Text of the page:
Paper: Mathematical analysis of the entrapment of solid spherical particles in non-conformal contacts.
Author: George K. Nikas
in: Transactions of the American Society of Mechanical
Engineers (ASME), Journal of Tribology, 2001, 123(1), 83-93
The process of entrapment of small spherical particles in both lubricated and dry, line and point contacts, is mathematically analysed and a criterion is postulated in order to evaluate the possibility of entrapment. The analysis is generalized for non-conformal contacts, operating under mixed rolling-sliding conditions with emphasis given to elastohydrodynamic contacts. This study aims to provide the methods, suitable for easy computer programming, to evaluate the risks of surface damage from small debris particles in machine element applications and to make the selection of proper filtration more confined.
Some figures from this work
A couple of examples from this paper are shown below. Figure 1 shows the x-components of the various forces (mechanical and fluid forces) acting on a spherical particle at the entrance of a typical elastohydrodynamic line contact (central film thickness = 0.7 microns) as the particle barely touches the counterfaces of the contact. The figure shows how these forces vary with the particle diameter and reveals the maximum particle diameter for entrapment: if a particle has a diameter greater than that critical value, it will be rejected from that particular contact. The critical diameter is calculated by checking the sign of the x-resultant force on the particle: at the point where this resultant force becomes negative (see Fig. 1), the particle has reached its maximum possible size for entrapment.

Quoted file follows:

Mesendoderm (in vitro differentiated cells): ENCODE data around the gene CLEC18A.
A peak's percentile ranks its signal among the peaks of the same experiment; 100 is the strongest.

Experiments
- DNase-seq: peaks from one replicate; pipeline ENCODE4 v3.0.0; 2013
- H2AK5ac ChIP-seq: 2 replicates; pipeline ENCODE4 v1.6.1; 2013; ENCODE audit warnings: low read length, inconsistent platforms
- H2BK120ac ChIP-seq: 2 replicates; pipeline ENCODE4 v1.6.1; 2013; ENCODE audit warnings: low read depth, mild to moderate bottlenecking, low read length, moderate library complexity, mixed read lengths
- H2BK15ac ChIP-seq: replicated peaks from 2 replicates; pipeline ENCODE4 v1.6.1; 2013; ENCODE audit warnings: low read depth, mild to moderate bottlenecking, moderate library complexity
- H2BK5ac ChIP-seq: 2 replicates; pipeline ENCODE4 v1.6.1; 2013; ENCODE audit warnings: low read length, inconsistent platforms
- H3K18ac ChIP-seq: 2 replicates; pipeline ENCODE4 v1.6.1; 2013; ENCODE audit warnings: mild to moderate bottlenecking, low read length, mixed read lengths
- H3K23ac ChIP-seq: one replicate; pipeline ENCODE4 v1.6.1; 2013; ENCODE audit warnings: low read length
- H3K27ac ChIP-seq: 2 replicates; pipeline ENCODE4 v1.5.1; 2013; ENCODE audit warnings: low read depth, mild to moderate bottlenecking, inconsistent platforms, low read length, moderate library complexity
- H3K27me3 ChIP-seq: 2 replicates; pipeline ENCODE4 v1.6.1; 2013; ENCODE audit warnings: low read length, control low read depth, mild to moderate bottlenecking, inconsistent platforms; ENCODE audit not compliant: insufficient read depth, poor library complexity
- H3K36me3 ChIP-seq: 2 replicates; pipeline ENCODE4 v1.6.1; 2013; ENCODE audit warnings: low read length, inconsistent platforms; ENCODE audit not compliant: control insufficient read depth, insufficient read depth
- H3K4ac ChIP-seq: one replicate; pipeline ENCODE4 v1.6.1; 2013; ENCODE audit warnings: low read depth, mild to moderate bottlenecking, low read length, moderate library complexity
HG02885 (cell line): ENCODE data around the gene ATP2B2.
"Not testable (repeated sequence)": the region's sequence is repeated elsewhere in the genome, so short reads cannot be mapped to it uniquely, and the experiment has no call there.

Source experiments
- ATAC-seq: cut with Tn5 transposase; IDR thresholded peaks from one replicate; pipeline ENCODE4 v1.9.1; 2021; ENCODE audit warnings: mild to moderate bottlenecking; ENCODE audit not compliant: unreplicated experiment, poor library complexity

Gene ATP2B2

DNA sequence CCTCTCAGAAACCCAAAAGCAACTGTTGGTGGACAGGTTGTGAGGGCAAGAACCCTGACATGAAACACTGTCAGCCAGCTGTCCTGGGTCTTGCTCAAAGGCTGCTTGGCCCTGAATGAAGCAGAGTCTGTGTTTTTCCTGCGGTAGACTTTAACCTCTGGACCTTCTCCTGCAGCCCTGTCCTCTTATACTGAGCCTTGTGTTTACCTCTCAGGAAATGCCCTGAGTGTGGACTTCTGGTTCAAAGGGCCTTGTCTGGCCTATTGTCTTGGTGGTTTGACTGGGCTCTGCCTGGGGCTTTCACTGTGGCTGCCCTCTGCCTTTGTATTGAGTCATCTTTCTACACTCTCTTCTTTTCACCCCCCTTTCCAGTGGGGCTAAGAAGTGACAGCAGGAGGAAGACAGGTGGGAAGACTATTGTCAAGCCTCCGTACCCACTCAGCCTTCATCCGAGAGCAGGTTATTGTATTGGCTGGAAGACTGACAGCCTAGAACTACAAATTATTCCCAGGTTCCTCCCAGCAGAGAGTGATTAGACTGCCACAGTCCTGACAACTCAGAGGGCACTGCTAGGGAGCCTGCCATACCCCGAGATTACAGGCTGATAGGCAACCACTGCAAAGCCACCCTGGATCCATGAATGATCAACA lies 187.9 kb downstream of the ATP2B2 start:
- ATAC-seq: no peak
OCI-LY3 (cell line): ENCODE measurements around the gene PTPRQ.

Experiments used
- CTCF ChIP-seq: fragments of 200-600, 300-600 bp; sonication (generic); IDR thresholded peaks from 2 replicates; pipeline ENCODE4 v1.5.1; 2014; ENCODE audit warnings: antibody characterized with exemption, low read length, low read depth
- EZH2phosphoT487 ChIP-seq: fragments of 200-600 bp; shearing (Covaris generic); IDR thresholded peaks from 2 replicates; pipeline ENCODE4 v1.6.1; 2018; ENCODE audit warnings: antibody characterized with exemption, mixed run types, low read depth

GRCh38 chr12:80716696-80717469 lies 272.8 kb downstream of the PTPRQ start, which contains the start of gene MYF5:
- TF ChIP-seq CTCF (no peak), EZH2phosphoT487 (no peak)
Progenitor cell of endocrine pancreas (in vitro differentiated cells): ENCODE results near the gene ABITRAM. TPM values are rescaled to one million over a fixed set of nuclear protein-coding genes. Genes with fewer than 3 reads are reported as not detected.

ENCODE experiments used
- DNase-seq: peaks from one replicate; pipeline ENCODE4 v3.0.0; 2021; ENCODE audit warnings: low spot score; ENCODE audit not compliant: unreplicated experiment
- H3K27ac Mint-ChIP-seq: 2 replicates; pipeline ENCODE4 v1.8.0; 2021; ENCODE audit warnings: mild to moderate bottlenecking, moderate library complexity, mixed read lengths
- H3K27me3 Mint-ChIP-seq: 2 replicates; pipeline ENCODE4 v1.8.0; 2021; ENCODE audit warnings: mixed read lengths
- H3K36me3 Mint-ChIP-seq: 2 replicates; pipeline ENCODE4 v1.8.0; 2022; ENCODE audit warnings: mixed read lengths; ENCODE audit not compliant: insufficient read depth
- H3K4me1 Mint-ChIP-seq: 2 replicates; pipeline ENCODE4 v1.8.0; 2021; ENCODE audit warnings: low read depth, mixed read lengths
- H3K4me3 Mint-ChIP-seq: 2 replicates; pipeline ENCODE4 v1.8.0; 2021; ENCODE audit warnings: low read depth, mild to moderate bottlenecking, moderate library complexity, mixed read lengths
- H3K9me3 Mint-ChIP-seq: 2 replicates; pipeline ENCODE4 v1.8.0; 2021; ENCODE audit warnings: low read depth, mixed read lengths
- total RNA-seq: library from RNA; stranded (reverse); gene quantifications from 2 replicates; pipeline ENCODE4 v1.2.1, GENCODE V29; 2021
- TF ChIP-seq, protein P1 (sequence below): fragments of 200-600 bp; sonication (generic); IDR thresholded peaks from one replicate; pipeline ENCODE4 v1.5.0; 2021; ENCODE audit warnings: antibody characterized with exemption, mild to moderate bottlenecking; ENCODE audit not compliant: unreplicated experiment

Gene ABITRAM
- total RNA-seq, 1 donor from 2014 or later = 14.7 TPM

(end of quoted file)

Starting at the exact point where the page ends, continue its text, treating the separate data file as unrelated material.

Fig. 1. x-components of forces on a particle (line contact).
Figure 2 below is the adaptation of Fig. 1 for point contacts and shows a contour map of the film thickness in a typical point contact. On the same map, the “line of entrapment” is drawn. This line gives the maximum particle diameter for entrapment. It is found that this line is almost straight, inclined at about 45° to axes x and y and that this behaviour is typical for similar cases. In this example, it gives a maximum particle diameter for entrapment purposes between 80 and 170 microns, depending on the position where a particle comes in contact with the counterfaces.
Fig. 2. Contour map of film thickness in a point
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